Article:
Web boffin eyes paragraph to his left suspiciously

  • Social media
  • April 27, 2010
  • StopPress Team
Web boffin eyes paragraph to his left suspiciously

Questions were asked and the answers were given by Julien Smith, the keynote speaker at the upcoming Social Media Junction and New York Times bestselling co-author of Trust Agents: Using the Web to Build Influence, Improve Reputation, and Earn Trust, which was singled out by Amazon.com as one of the top 10 business and investing books of 2009.

The US and Canada have genuine critical mass and social media is omnipresent. But social media in New Zealand is still in its relative infancy. Is this a result of lack of critical mass and why should marketers in New Zealand care?

Marketers in New Zealand should care because it's just a matter of time, and placing themselves in this space now, understanding it now, will lead to an advantage over those who begin once competition gets rougher. Having the ability to look at Canada and the US and seeing how it develops is a bit like a crystal ball; it allows you to see into the future.

The relative lack of smartphone penetration in New Zealand has meant that Twitter is not as ubiquitous for retailers at a B2C level. Is social media, therefore, still relevant for New Zealand retailers?

The main changes will happen when smartphone penetration is higher, but using stuff like Twitter means you're targeting the wealthiest portion of the population; definitely something any business should consider seriously.

Which area of the business should manage social media? Sales, PR, marketing, senior management or another facet?

Every part of the business needs to understand that they are impacted by it. That said, customer service are always some of the best people. They were hired because they like helping people, and they wish they could do it better in a lot of cases. Allowing use of these tools will help them perform their jobs better.

How do you manage the difference between corporate tone and personal voice on a blog?

There is no corporate tone. Talk like a normal person, as if you were speaking to colleagues or friends. If you don't, people won't listen.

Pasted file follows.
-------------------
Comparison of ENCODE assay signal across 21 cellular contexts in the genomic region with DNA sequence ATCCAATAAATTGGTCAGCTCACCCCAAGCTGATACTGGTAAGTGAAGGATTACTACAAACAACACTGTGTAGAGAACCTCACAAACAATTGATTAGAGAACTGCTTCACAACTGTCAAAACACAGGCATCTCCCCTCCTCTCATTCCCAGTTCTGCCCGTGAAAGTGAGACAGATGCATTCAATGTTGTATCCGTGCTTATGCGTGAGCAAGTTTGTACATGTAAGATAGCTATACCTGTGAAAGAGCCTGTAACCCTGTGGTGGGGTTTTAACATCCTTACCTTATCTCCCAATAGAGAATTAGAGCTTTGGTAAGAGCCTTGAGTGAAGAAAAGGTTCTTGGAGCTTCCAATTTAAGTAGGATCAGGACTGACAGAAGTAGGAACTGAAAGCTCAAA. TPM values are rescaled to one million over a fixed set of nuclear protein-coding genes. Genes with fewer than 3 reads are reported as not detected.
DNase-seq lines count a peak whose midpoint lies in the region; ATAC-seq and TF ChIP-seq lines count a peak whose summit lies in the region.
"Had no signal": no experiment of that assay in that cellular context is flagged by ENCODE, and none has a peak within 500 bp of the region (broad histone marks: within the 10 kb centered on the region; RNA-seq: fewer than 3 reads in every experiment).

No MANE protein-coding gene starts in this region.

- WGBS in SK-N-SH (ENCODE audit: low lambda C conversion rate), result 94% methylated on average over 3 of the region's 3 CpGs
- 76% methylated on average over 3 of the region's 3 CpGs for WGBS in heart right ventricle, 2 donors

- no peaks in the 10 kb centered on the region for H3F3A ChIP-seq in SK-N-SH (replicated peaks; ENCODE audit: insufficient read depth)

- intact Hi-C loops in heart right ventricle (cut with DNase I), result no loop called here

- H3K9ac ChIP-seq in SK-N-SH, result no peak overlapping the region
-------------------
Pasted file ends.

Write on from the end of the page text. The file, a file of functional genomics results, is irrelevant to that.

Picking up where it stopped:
The elder statesmen of the company want control and the proponents of social media are typically younger people who want to go open slather; what is some practical advice you can give to find a balance? Is it a mechanical or an organic process?

Those companies that embrace it will reach profit centres untouched by those who refuse to take part, or who find it too risky for their corporate culture, etc. That said, it isn't an age thing, it's an attitude thing. People that don't want it aren't necessarily older, they're just on the defensive. Those that do like experimenting and finding new sources of clients and more, they're on the offensive. There are ways almost any company can incorporate this, if you let the right people do it.

To be successful in social media, do you need the company to be across several social media platforms?

Prioritise profitable projects. You don't need to be everywhere, only where your clients are or could be.

How would you respond to a sales director who wants hard and fast sales results from an investment into social media?

I would wish him good luck. Some sales tactics could probably work. The sales funnel is longer with social media but keeps those customers longer as well.

What’s the best way to convince the board (or the boss) that the company should be investing in social media?

Give them a real reason to use it. The board or the boss want to see results, so show them results or the potential for them. If it isn't clear to them, it probably isn't really articulated well enough in your mind, either.

Julien Smith has been a professional voice actor for much of his life and there's still a chance to hear his dulcet tones and wise words at the Social Media Junction, which takes place on 17-18 May. Sign up for your tickets here

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Whittaker's divides the court of public opinion – but all for a good cause

  • Advertising
  • February 22, 2019
  • Caitlin Salter
Whittaker's divides the court of public opinion – but all for a good cause

On Monday, Whittaker’s launched its latest novelty chocolate-lolly mash up with a chocolatey answer to retro bakesale treat coconut ice. The Coconut Ice Surprise chocolate has a twist though, 20c from each block goes to Plunket – a charity which New Zealanders agree is a worthy cause. However, to relate the chocolate to the charity, Whittaker's has built the campaign around baby gender reveal parties, causing a backlash from the public who argue gender norms have expanded beyond blue for boys and pink for girls.

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